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-   -   Carlingswitch A-series breaker (http://www.trawlerforum.com/forums/s4/carlingswitch-series-breaker-42734.html)

Maerin 01-26-2019 08:16 PM

Carlingswitch A-series breaker
 
In the course of refitting the A/C systems on board, I've discovered that the breakers on the 220V panel are wired with the line/load reversed, e.g. back feeding. I've added a breaker previously, I'm sort of embarrassed that I missed it before, but in my red-faced defense, the load/line indicators are on the bottom of the breakers and not visible without removing them. They were wired that way OEM, but all the other breakers are wired correctly.

I've scoured the Carlingswitch information on line, and I've not found any indication that they can't be backfed, nor that they can. Anyone know for sure? The next step will be to contact the manufacturer to get a determination of whether I need to correct the wiring. Of course a change will require the wire to be about 2" longer to each one! That'll be fun!

O C Diver 01-27-2019 07:37 AM

I am interested to hear what the official response is. To my overactive imagination, I can't see where it electrically makes a difference in primary breakers. They trip as a function of thermal overload which shouldn't be effected by current flow direction. Unless you switch them under substantial load, I can't see any detrimental effect to the contacts. The only issue I could envision would be if the breaker had a GFI component built into it, which would be near impossible do to its age.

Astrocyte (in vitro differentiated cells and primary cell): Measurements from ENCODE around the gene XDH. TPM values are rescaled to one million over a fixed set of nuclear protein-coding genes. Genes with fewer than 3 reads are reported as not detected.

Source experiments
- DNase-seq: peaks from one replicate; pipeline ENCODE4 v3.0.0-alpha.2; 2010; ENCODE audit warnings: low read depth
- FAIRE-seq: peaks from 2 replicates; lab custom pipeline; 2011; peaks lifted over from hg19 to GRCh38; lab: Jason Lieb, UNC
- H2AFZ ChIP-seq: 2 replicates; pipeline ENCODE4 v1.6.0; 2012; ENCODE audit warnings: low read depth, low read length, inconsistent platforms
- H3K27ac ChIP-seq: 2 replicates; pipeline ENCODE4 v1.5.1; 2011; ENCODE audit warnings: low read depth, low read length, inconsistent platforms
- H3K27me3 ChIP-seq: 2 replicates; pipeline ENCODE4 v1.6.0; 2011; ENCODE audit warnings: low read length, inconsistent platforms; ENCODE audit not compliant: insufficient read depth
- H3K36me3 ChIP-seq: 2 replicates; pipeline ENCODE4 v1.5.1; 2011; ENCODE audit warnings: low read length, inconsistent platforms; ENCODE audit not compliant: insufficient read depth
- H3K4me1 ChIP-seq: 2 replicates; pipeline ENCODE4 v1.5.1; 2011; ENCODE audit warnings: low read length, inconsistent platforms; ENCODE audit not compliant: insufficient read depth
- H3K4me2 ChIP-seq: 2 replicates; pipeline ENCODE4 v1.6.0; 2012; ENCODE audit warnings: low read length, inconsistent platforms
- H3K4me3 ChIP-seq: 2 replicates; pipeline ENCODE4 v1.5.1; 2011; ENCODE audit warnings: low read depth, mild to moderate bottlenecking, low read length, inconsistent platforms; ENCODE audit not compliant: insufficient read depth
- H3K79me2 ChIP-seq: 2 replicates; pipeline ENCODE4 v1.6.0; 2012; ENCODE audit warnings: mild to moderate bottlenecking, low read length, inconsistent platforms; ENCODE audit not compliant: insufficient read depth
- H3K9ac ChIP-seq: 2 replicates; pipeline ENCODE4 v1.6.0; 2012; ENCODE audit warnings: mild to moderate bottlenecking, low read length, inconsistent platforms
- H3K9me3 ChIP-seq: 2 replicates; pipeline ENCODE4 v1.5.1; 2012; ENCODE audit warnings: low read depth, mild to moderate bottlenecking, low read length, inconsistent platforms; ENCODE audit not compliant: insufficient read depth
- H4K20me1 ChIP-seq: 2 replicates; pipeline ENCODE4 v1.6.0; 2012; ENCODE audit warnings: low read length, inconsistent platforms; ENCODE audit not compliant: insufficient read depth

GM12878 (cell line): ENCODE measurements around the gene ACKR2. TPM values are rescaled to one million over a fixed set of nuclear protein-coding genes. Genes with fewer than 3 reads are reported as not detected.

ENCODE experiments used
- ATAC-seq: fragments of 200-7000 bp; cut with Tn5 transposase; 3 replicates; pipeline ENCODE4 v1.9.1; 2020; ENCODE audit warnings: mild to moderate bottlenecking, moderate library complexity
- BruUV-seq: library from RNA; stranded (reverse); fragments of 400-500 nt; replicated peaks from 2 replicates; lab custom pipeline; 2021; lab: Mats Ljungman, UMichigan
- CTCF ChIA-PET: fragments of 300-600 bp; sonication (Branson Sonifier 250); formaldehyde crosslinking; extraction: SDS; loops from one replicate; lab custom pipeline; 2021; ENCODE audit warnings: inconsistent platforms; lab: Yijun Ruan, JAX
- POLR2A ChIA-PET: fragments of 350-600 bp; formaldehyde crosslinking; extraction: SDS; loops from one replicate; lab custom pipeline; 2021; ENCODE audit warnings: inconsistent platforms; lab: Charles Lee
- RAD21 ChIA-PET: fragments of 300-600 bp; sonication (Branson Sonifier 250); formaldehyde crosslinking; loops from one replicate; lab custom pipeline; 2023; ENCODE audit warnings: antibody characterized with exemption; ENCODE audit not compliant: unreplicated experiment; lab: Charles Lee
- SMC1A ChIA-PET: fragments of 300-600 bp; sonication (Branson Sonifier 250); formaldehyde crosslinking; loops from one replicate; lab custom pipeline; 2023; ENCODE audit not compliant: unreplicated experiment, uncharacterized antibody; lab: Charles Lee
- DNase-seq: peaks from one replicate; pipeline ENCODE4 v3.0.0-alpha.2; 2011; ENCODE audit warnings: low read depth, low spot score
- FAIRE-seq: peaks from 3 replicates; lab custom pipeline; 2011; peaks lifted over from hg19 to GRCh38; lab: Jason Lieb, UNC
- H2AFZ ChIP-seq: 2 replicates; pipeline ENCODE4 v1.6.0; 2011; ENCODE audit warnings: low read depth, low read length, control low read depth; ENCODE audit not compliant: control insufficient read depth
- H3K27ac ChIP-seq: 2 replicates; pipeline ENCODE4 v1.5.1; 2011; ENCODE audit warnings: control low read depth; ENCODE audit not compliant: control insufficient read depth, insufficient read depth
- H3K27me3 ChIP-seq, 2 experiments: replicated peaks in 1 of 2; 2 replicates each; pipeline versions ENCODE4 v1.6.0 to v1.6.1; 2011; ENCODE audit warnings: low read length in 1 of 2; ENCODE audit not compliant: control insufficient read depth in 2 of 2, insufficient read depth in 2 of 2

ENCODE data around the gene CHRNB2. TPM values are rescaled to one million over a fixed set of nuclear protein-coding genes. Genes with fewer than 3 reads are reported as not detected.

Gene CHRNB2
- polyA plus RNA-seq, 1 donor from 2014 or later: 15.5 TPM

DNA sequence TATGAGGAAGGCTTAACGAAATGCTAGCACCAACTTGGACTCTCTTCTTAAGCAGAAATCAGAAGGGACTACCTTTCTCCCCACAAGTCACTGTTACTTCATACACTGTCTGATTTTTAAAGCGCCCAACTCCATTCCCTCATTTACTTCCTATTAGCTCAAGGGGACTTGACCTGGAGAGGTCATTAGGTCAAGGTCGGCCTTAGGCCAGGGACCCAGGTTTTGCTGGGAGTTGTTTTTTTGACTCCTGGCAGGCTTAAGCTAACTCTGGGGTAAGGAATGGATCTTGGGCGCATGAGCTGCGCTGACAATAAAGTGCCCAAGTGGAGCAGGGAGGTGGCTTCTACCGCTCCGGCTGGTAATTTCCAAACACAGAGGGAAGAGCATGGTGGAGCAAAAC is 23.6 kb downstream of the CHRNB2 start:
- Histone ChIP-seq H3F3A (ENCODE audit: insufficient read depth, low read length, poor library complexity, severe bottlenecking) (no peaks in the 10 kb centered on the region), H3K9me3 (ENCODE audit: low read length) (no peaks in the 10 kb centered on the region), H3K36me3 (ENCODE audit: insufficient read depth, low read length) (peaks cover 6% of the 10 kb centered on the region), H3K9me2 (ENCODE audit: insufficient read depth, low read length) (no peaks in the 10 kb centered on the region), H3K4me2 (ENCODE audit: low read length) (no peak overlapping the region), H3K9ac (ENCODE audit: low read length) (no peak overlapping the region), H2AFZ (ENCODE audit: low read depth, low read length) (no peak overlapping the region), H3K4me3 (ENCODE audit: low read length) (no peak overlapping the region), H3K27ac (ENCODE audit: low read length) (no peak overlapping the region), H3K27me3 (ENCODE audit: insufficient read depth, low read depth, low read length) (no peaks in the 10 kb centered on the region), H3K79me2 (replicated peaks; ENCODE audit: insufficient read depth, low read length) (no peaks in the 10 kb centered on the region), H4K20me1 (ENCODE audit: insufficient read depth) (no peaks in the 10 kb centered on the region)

Ted

diver dave 01-27-2019 09:46 AM

Its very unlikely that the performance will be any different. There is a slight safety advantage to have it wired as marked. Otherwise, the mechanism will stay live even when OFF; spring, thermal element, moving contact. The fixed contact is quite small, having little chance of having any issue when tripped. Lets say the breaker became wet, or the case cracked, or worse, a huge transient made a blow hole thru the case. You want as little charged metal as possible in a tripped or OFF state.

If operating with DC, there is some likelihood of one contact having more erosion than the other. But, I don't know for a fact that the contacts are actually made different.

bayview 01-27-2019 10:04 AM

contact their applications department they are very helpful.

DDW 01-27-2019 11:07 AM

These are AC breakers right? The current goes both directions, and the voltage reverses, 60 times a second. There is no backwards and forwards.

Maerin 01-30-2019 09:54 PM

From Carlingswitch, the "A" series can be backfed, or as the response I received indicated: reverse wired.



I don't have to rewire my 220V panel. Happy with that outcome! :)


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